Workplace Wisdom

4 Steps to Clarify Your Assumptions in a Conflict

We may talk about the importance of not making assumptions, but we all make them, automatically, all the time.

We tend to believe that other people are more like us than not, which explains some of why we feel so outraged in a conflict situation, when “they” don’t do things, want, feel, speak, behave, or care approximately the same way we do.

It’s normal to assume that other people are the same as we are (despite the fact that they’re disagreeing intensely), and then wonder what’s wrong with their reaction — what’s wrong with them — because the “right” view is so clear to us. But this line of thinking leads to entrenchment of views, and the accompanying attacks or withdrawals.

Operating Under the Assumption

Here’s some of the faulty logic that operates just below consciousness:

  • We’re both good people; we both have good intentions; so naturally we both think the same thoughts (roughly) despite our apparent differences in upbringing, job, religion, personal taste, etc.
  • I’ve just declared the way I look at something: the normal/correct/right way.
  • Despite our thinking the same thoughts (see above) and therefore knowing the normal/correct/right way, this person is thinking/doing something else!
  • What’s wrong with them?!?
  • I can’t let this go on. I must bring them back to the right path…

If both sides are reacting like this, they become more fixed in their opposing takes on the situation. So when you’re explaining your point of view, it helps to think of the person you’re having the conflict with as someone from another culture, because in a sense they are.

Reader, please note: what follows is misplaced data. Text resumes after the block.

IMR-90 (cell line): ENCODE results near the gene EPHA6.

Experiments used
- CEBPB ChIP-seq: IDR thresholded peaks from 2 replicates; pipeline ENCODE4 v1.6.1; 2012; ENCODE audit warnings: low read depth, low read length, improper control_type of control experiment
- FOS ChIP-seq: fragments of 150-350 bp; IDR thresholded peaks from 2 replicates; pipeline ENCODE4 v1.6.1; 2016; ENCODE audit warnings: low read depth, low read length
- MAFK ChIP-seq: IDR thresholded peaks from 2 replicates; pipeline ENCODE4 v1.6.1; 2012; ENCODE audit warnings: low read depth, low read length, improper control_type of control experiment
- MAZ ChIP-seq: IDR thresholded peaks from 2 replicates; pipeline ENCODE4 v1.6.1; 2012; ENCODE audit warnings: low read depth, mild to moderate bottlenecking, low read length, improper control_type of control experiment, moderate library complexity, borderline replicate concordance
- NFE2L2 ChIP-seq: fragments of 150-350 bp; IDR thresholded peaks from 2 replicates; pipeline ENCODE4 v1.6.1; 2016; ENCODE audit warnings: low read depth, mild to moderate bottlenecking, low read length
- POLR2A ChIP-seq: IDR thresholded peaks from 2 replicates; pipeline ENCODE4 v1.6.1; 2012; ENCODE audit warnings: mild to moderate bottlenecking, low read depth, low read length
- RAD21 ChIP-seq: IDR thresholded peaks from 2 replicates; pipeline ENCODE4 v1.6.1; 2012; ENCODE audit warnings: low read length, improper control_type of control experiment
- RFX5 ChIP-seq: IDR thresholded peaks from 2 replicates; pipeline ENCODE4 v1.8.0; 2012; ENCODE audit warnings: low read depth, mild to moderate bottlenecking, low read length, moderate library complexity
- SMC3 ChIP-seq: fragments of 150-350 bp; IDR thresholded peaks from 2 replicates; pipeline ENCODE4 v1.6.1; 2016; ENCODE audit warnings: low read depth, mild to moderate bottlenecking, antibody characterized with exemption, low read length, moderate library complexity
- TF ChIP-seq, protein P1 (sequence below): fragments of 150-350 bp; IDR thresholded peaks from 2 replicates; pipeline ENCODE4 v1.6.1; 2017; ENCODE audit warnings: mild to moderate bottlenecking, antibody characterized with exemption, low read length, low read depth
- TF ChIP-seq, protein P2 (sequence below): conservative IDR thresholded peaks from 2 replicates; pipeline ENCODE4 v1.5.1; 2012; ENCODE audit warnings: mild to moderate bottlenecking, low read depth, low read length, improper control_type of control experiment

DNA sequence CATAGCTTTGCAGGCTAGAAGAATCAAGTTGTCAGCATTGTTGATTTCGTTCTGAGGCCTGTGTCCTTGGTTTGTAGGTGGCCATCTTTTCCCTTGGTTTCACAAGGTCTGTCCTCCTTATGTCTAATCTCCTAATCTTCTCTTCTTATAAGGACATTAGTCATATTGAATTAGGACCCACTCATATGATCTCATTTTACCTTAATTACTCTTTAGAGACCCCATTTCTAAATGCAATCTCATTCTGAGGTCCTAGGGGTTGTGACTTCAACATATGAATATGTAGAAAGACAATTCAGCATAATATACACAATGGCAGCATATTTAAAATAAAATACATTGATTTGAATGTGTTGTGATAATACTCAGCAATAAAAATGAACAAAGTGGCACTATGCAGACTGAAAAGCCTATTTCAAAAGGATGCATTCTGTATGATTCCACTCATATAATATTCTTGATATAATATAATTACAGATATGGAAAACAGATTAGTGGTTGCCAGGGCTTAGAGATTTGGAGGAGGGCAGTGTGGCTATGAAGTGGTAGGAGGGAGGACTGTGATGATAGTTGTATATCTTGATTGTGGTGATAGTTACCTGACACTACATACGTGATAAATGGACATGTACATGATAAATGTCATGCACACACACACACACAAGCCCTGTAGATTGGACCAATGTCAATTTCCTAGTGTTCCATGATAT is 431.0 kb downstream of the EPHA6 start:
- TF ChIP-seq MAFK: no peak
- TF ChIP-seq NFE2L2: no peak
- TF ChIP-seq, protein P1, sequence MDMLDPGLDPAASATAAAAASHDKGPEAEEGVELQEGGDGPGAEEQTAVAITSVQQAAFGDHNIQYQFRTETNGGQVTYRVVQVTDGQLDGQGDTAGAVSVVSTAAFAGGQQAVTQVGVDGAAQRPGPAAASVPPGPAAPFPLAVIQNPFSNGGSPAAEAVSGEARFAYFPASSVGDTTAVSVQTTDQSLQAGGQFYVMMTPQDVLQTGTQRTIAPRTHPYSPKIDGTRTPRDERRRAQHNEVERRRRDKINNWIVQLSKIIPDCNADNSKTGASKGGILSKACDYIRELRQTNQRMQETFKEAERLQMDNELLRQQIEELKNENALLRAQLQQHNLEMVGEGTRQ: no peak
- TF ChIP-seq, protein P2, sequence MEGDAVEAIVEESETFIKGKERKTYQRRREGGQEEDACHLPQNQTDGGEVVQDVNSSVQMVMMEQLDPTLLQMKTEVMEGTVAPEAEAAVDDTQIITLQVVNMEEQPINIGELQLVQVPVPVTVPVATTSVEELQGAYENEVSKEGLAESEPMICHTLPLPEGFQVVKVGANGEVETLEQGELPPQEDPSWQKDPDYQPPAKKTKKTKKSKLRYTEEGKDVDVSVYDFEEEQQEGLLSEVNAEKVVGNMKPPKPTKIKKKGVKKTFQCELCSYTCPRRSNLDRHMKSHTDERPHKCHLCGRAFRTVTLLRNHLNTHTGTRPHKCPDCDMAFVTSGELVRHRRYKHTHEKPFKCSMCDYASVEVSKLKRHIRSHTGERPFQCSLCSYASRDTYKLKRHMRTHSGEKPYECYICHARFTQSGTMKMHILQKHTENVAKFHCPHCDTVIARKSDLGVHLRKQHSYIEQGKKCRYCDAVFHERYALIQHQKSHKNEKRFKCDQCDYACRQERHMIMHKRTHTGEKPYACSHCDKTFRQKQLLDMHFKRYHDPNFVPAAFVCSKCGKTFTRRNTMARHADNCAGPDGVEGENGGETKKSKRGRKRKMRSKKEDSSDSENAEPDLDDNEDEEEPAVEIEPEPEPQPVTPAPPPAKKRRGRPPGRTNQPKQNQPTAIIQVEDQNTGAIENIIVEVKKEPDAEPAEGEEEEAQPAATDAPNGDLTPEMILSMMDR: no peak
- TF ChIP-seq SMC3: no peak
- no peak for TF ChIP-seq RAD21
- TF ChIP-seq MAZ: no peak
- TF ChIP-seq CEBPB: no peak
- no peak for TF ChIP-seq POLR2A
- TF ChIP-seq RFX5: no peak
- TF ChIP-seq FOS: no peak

You’re not assessing things the same way they are, and you’re not living out the same expectations set; instead, you’re manifesting uncomfortable differences. Once you recognize that the other person is different from you it will be easier to recognize the need to make your underlying assumptions explicit.

Show Your Cards

Making assumptions explicit doesn’t mean using them as weapons (“I assume you never cared about X”). It means using them to make sure the other person can understand where you’re coming from (“I’m concerned that you might not have known about my view of X”). If you explain well, and the other person is open and listens well, then they may be able to see things from your perspective.

Here’s a way to approach this kind of conversation as a respectful partner (you have to use your own words, of course):

  1. Here’s what I want and why (concrete description).
  2. I also want you to understand my thinking so you can incorporate it into your view, although I don’t expect to take precedence over your view (respectful request for attention and understanding).
  3. Here are all the built-in assumptions I carry around that have convinced me that I should be able to have it this way (full disclosure about your own beliefs and prejudices).
  4. Now that you’ve heard my behind-the-scenes thinking, in what ways are you or are you not convinced? (Probe to see if you’re making yourself clear and if there’s any progress.)

This process might seem a little stilted, and it is — that’s because it’s artificial. It takes a lot of practice to make it feel more natural. Here’s an alternative approach, which runs through the same stages, but frames them a little differently:

  1. Here’s an example of how I think things could work, and the assumptions that are behind my request.
  2. Are you comfortable with my example? Did it make sense to you?
  3. Are all my assumptions clear?
  4. So what’s your reaction to the approach I’m taking?

The funny thing about really clarifying your assumptions: Every once in a while you may find that you don’t need to make the point that you thought was so important when the confrontation began, or that you don’t really need the outcome you were previously convinced you absolutely had to have. Sometimes our assumptions are faulty or incomplete — even when they’re about ourselves.

Onward and upward,

LK

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